Tuesday, December 11, 2007

Oliver Ridley's Arrival and Departure (that would be the turtle)

Managing expectations. A lot of my job is that. A lot of people’s jobs are that. So it doesn’t feel like my free time should be that. But it is. And it’s hard to manage the expectations of myself!

On Sunday night I went to San Juan del Sur with some of the volunteers for NPH that live at the house on the island. Sure, we went to the beach, had a great dinner watching the sun sink over the pacific. But really I was just there for the turtles.

Beginning around September until January, Oliver Ridley turtles lay there eggs in the sand of the (now) protected La Flor Reserve beach. It is one of 7 beaches in the world that experiences massive arrivals of turtles. Picture thousands of 3 foot long turtles filling the beach, pushing past each other with their awkward flippers for prime nest real estate above high tide, but not too far into the forest.

Because it is remote (only 22km away from town, but over an hour drive due to the rough road), we head out with a tour given by a local hostel at about 9 PM. The turtles arrive and leave in the dark and are pretty sensitive to light (they use it to orient themselves since naturally the light would be toward the direction of the ocean and away from the forest, they haven’t caught onto the fact that in most places the forest has been replaced by the bright motel parking lot).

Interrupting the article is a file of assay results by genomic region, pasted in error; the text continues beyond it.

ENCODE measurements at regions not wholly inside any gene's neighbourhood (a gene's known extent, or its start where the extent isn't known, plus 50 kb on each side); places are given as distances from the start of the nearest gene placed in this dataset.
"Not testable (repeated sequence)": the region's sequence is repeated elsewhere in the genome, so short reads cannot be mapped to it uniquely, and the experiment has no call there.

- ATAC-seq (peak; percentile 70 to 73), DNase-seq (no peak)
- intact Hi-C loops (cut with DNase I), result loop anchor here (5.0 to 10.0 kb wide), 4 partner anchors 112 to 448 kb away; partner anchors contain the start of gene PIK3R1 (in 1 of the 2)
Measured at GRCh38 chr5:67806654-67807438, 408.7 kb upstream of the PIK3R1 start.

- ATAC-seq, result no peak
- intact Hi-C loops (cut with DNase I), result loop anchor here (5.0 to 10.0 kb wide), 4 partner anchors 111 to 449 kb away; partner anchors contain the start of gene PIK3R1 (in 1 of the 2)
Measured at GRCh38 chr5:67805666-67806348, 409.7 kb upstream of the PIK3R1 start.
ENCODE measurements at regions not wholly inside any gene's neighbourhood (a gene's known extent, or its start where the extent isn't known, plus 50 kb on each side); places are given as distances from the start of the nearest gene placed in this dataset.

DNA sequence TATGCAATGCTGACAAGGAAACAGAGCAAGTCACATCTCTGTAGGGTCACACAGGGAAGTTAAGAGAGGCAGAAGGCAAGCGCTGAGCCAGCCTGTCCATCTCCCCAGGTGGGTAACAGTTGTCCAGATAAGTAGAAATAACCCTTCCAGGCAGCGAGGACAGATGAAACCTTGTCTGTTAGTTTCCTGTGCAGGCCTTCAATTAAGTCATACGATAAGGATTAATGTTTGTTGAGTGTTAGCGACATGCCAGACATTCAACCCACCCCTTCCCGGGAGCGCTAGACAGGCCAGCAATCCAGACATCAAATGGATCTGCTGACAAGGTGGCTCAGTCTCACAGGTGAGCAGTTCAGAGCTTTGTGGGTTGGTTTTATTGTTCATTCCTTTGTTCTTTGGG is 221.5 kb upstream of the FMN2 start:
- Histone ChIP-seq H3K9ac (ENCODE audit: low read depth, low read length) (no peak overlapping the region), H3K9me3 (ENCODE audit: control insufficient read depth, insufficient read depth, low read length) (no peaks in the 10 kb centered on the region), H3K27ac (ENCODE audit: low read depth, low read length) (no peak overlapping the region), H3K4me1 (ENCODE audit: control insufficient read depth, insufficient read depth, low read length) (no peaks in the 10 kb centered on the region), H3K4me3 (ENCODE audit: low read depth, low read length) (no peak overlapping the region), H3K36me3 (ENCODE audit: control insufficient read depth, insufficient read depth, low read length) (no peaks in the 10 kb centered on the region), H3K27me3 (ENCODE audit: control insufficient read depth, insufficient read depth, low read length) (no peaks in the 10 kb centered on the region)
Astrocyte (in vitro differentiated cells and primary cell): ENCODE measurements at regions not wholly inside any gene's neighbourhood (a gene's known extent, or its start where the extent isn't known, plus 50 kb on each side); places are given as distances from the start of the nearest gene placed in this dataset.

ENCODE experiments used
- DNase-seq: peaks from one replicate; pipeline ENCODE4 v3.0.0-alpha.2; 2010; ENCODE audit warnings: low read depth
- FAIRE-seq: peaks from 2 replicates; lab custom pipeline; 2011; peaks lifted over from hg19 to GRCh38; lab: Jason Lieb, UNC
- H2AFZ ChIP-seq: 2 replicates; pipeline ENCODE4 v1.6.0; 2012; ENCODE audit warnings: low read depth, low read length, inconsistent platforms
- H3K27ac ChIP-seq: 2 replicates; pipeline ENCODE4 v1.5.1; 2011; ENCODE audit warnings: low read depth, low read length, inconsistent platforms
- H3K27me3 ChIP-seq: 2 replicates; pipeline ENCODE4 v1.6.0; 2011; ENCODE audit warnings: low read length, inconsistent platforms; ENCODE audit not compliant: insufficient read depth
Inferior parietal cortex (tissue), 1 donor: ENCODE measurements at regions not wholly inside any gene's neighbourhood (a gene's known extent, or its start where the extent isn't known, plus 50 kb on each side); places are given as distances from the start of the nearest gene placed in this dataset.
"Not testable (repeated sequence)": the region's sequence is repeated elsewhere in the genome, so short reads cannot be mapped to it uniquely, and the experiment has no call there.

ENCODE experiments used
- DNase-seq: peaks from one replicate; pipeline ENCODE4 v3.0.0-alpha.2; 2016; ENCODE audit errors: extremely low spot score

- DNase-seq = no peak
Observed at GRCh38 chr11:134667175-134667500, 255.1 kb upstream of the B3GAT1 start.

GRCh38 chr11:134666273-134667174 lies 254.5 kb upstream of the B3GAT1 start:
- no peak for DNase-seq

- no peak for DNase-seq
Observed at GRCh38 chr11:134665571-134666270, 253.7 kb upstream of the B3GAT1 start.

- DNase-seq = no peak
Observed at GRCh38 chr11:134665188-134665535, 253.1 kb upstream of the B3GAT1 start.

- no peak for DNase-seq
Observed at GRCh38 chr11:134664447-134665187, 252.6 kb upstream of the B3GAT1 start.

No one knows when the arribadas (the massive arrivals) will happen, but some conjecture the best time is during the new moon, with less light they are less fearful to leave the water. So on our chosen night, a new moon night, we walked through the forest and turned off our flashlights when we reached the beach.

Red light was used as we walked to make sure we weren't stepping on baby turtles. We were allowed two photos each, one of the nest with the camera situated so the flash wasn't visible to the turtle while it was laying, and one of it's butt as is got close to the water to leave. So I never got a good look at the head end. To see the turtle better click here.

Our guide led the way from turtle to turtle explaining what was happening at each step and over the following two hours we saw a grand total of…. four turtles.

Really, they are impressive creatures. Around since before the dinosaurs, they have experienced a crisis of population in the last 20 years like none before. As they delicately curl the edge of their back flippers to spoon sand out of a hole that is as deep as they can reach (about 2 ½ ft.) before laying their eggs and as they thump their massive (around 80 pound) body on the sand afterwards to compact the fill closing it, it is natural to simply be awed by them.

Now hopefully next time I’ll just get to be awed by a lot more of them!

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